2
$\begingroup$

Prove that the series diverges: $$\sum_{n=1}^\infty \frac{e^nn!}{n^n}$$

I've tried using the ratio test but after all of my calculations I got that $\lim_{x\to\infty}\frac{a_{n+1}}{a_n} = 1$, which I can conclude nothing from.

The root test gave me the same result: $\lim_{x\to\infty}\sqrt[n]{a_n} = 1$

I'm instructed to first try and use Bernoulli's inequality to prove that the sequence $b_n = (1 + \frac{1}{n})^n$ is monotonically increasing.

I tried to follow the instructions, and I got that for each $n\geq1$, $b_n\geq2$. From here, I can conclude that the series $\sum_{n=1}^\infty b_n$ diverges.

from here, I've tried using the limit comparison test for non-negative series and the furthest I got was to the limit: $\lim_{x\to\infty} \frac{e^nn!}{(n+1)^n}$. I can't figure how to simplify that expression any more.

I'm really frustrated as I know I'm missing some minor yet important detail. I feel as though I've done anything I know and implemented any sort of test I've learned until now, with no results. Also, I can't really understand the direction the textbook wanted me to go as for using Bernoulli's inequality. Also, I am not allowed to use Sterling's approximation as I haven't learned nor proved it.

Any sort of help is greatly appreciated!

$\endgroup$
  • 2
    $\begingroup$ How did you compute the limit for the root test? $\endgroup$ – Kenny Lau May 19 '18 at 14:27
  • 1
    $\begingroup$ $\displaystyle{\mathrm{e}^{n}n! \over n^{n}} \sim \,\sqrt{\, 2\pi\,}\, \color{red}{n^{1/2}}$ as $\displaystyle n \to \infty$. $\endgroup$ – Felix Marin May 19 '18 at 16:11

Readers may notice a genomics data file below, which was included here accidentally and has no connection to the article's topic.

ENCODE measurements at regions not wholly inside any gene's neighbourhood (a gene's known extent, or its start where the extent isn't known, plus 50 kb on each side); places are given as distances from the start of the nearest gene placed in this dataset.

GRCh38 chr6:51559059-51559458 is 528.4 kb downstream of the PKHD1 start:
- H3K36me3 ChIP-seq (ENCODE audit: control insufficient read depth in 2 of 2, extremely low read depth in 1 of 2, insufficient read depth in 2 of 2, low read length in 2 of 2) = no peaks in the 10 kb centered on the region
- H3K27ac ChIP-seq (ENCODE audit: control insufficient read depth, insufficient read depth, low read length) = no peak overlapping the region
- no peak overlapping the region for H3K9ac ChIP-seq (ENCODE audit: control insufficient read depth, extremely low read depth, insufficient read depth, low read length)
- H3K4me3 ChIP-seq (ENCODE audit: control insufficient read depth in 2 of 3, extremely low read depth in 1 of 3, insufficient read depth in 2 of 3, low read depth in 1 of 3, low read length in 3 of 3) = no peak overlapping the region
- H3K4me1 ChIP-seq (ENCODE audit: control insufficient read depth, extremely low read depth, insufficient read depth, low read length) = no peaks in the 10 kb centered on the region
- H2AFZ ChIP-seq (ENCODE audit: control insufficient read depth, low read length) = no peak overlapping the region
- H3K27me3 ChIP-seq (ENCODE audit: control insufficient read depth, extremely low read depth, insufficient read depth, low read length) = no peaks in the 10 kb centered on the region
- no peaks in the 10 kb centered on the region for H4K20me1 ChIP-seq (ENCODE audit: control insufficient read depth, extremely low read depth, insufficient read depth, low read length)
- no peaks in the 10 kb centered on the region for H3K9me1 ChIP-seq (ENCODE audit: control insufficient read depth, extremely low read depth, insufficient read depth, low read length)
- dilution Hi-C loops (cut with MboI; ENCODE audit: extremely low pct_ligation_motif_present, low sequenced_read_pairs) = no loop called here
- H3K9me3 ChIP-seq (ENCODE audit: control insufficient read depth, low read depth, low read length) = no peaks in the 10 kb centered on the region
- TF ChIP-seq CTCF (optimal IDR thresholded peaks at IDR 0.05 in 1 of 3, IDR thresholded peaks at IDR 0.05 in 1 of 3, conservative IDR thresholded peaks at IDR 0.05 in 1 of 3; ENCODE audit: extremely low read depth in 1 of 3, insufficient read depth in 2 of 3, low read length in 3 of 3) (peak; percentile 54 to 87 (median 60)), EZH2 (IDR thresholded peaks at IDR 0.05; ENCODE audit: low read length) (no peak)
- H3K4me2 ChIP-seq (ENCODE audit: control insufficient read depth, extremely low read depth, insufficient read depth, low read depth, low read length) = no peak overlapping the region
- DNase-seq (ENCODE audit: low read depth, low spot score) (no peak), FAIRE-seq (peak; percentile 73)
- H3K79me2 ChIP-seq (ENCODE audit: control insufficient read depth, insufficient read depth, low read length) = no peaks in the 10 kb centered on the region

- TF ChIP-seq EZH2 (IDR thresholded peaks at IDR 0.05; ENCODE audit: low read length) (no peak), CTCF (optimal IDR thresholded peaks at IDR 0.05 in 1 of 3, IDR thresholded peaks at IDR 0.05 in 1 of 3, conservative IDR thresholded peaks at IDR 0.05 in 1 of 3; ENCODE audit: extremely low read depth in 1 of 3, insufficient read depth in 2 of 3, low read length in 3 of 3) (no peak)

4
$\begingroup$

If you can use Stirling's approximation, you can easily see that $a_n \to \infty$ as shown in the other (now removed) answer, implying divergence of the series.

Without Stirling, simple way is to notice $$ \frac{a_{n+1}}{a_n} = \frac{e n^n}{(n+1)^n}>1 $$ if and only if $$ \left(1+\frac{1}{n}\right)^{n}<e, $$ but the latter is a well known, since the left side is monotically increasing (you are instructed to show it using Bernoulli inequality) and has limit $e$. Thus $a_{n+1}>a_{n}$ and the sequence is monotically increasing, thus together with $a_1=e$, necessary condition $a_n \to 0$ is not satisfied. So the corresponding series diverges.

$\endgroup$
  • $\begingroup$ Thanks for the answer! Unfortunately I can't use Stirling's approximation, but your answer gave me great intuition about how I should approach this proof. :) $\endgroup$ – 0rka May 20 '18 at 14:44
2
$\begingroup$

Apply the logarithm to the $n$th term in the series to get

$$\tag 1 n + \sum_{k=1}^{n}\ln k - n\ln n.$$

Now $\sum_{k=1}^{n}\ln k \ge \int_1^n \ln x\, dx.$ That last integral equals

$$x\ln x - x \,\big|_1^n = n\ln n -n +1.$$

Thus $(1) \ge 1.$ Exponentiating back shows the $n$th term of the series is $\ge e.$ Thus the $n$th term does not go to $0,$ hence the series diverges.

$\endgroup$

Your Answer

By clicking “Post Your Answer”, you agree to our terms of service, privacy policy and cookie policy

Not the answer you're looking for? Browse other questions tagged or ask your own question.